Sherlock review of the lobbying act will recommend an increase in the cost thresholds

The Labour peer Baroness Sherlock is also understood to have concluded that clearer guidance on the regulation of campaigning should be produced; her review is published on Monday

Baroness Sherlock
Baroness Sherlock

Baroness Sherlock’s review of the lobbying act will recommend that, after it abolishes the act, a Labour government should increase the thresholds for registration as non-party campaigners with the Electoral Commission and produce clearer guidance for charities on the regulation of campaigning, Third Sector understands.

Last May, the Labour Party asked Sherlock, a Labour peer and former charity chief executive, to review the lobbying act and consult third sector organisations about the regulation of campaigning. Her review is due to be published on Monday on Labour’s Your Britain website.

Labour has long pledged that it would repeal the lobbying act, which would mean that the provisions it amended in the Political Parties, Election and Referendums Act 2000 would come back into force.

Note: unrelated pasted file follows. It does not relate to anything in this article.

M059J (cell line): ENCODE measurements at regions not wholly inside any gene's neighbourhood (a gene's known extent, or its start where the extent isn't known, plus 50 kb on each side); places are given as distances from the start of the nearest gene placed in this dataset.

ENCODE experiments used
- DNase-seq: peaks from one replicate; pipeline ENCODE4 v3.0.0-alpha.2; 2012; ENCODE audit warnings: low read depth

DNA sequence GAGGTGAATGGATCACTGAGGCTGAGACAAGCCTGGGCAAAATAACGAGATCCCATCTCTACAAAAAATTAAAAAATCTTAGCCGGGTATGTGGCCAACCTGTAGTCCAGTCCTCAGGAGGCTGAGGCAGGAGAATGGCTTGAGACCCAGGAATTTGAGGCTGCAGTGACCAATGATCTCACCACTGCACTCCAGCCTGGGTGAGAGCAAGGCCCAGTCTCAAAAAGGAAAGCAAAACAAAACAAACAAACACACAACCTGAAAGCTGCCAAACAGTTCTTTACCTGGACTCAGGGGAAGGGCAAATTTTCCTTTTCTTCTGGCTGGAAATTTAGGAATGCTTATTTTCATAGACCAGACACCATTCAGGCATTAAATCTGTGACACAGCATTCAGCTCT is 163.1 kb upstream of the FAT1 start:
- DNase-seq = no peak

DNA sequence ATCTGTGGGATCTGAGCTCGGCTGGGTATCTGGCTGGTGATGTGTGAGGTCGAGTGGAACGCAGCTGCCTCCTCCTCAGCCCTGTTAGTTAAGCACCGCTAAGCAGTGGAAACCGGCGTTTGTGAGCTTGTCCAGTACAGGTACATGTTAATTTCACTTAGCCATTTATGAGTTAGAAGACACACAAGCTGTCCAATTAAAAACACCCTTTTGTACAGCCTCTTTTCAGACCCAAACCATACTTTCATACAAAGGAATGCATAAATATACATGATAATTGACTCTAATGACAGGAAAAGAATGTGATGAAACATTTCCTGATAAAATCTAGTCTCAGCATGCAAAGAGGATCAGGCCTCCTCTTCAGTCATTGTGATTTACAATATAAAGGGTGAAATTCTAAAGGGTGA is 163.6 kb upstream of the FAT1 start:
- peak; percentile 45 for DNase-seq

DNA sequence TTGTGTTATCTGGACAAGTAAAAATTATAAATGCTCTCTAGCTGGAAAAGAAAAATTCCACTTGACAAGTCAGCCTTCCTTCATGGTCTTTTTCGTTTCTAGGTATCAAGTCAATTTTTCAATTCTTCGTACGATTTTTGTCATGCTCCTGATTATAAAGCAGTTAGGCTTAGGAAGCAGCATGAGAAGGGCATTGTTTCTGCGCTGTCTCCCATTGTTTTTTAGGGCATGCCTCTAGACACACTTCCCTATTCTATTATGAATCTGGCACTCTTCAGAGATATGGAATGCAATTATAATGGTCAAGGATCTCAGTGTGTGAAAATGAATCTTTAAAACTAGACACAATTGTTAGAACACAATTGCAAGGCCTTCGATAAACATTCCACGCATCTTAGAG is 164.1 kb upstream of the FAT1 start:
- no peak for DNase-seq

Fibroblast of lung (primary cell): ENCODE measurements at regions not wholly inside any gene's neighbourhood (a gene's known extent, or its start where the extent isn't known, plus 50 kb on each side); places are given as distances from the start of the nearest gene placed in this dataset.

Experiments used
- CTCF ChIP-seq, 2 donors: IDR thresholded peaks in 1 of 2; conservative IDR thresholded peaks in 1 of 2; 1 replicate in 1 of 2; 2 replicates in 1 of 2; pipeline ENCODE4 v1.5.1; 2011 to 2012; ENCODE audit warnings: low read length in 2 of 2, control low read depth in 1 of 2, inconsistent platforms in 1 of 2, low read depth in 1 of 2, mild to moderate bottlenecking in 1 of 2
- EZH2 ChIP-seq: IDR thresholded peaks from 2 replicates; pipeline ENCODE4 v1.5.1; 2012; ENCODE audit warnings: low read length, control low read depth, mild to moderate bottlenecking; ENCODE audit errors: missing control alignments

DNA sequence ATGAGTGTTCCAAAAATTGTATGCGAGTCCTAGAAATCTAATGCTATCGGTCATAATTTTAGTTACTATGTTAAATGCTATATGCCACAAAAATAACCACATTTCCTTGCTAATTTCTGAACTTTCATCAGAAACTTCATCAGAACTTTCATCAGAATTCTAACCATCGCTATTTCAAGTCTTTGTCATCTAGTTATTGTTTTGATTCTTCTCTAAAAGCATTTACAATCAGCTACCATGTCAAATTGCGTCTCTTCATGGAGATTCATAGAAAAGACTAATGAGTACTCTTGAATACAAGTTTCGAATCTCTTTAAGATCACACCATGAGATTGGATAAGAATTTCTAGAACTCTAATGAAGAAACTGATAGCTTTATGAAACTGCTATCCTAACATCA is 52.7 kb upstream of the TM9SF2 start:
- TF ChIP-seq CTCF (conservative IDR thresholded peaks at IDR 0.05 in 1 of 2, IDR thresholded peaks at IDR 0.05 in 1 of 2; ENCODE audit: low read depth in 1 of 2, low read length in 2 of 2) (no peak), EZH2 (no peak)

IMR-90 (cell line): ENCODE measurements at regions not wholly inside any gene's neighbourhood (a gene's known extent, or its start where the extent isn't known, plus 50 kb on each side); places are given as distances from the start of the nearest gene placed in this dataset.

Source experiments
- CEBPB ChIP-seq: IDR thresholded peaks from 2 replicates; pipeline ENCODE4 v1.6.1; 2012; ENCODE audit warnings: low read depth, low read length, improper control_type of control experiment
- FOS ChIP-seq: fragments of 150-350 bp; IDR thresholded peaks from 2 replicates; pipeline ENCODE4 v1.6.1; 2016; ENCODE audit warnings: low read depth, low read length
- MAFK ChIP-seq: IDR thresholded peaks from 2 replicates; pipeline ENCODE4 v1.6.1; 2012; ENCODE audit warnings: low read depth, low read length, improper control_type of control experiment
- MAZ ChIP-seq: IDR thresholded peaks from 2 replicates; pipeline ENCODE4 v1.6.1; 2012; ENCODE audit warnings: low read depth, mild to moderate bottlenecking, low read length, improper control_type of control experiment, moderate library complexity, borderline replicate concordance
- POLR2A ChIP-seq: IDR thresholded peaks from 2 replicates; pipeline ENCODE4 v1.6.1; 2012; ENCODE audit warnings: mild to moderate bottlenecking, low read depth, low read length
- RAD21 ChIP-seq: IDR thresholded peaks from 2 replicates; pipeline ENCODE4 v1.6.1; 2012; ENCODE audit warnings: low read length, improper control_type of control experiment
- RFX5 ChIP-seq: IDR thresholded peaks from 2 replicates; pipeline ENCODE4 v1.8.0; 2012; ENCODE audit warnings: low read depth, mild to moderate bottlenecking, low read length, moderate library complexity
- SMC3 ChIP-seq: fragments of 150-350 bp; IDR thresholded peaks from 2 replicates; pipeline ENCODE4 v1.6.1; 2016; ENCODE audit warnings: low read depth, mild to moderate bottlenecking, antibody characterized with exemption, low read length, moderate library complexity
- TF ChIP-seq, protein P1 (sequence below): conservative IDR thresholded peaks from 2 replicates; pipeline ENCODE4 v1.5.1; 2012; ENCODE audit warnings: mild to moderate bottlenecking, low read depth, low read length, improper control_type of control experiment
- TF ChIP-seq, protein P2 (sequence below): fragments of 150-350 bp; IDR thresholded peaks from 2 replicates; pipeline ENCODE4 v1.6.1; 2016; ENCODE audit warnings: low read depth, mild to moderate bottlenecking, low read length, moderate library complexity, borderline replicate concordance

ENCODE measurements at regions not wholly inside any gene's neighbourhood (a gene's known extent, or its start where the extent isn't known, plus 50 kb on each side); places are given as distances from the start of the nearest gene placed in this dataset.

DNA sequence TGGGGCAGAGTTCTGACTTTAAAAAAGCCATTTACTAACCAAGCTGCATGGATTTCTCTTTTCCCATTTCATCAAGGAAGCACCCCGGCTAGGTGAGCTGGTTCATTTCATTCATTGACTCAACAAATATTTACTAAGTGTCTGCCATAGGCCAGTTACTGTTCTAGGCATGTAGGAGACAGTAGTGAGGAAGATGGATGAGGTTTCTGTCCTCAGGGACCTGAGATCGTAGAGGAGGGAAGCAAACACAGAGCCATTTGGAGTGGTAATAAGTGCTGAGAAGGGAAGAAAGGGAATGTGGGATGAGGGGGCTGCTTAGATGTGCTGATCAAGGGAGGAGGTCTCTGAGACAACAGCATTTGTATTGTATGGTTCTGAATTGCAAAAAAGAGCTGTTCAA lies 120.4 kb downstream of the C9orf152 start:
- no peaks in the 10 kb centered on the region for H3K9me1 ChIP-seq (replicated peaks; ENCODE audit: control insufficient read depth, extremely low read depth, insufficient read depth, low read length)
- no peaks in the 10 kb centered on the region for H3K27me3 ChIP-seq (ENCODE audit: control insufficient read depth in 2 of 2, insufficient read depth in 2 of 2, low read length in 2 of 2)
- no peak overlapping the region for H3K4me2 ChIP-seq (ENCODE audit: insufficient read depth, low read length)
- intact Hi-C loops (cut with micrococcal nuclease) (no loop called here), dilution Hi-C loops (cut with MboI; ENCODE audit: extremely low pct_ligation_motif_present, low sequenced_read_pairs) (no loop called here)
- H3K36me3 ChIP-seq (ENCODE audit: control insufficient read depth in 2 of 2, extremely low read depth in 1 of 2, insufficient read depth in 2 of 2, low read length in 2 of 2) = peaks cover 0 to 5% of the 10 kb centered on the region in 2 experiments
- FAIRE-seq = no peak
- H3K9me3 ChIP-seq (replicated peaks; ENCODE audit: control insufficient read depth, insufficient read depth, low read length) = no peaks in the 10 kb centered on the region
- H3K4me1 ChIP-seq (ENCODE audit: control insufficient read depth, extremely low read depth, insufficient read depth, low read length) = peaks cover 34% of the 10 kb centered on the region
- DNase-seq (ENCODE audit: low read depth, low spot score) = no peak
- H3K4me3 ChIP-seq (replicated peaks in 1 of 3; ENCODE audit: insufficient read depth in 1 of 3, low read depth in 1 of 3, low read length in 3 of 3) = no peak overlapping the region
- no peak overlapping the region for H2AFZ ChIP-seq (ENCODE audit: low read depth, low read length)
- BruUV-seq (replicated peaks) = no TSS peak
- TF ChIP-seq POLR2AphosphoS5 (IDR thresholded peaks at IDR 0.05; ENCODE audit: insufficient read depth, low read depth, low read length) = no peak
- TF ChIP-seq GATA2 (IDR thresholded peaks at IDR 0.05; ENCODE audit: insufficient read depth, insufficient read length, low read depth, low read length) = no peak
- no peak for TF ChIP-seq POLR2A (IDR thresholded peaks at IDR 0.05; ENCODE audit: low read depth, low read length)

Although the lobbying act doubled the PPERA thresholds for spending at which an organisation has to register with the Electoral Commission, it also significantly increased the number of regulated activities that count towards that spending.

Under PPERA, only written materials available to the public and costs associated with producing these were regulated. The thresholds under PPERA were £10,000 in England and £5,000 in the rest of the UK.

Third Sector understands that the Sherlock review has concluded that PPERA is outdated and will recommend that the registration thresholds under the act be increased to lessen the burden on small charities in particular.

The review will also say that guidance to charities should be made concise and clear. The guidance on the lobbying act has been criticised as unhelpful and has been amended on several occasions. Sherlock will also recommend that a Labour government carry out a consultation on regulations concerning campaigning.

A feature in the current, May edition of Third Sector concludes that it is not clear whether the charity sector’s campaigning activities have been affected by the act, it is widely acknowledged that it is causing a substantial administrative burden for the sector.

This week, Lord Hodgson’s independent review of the lobbying act, which was mandated by the legislation itself, began collecting evidence from third sector organisations through a short online survey. The Conservative peer’s review will be published by the end of this year.

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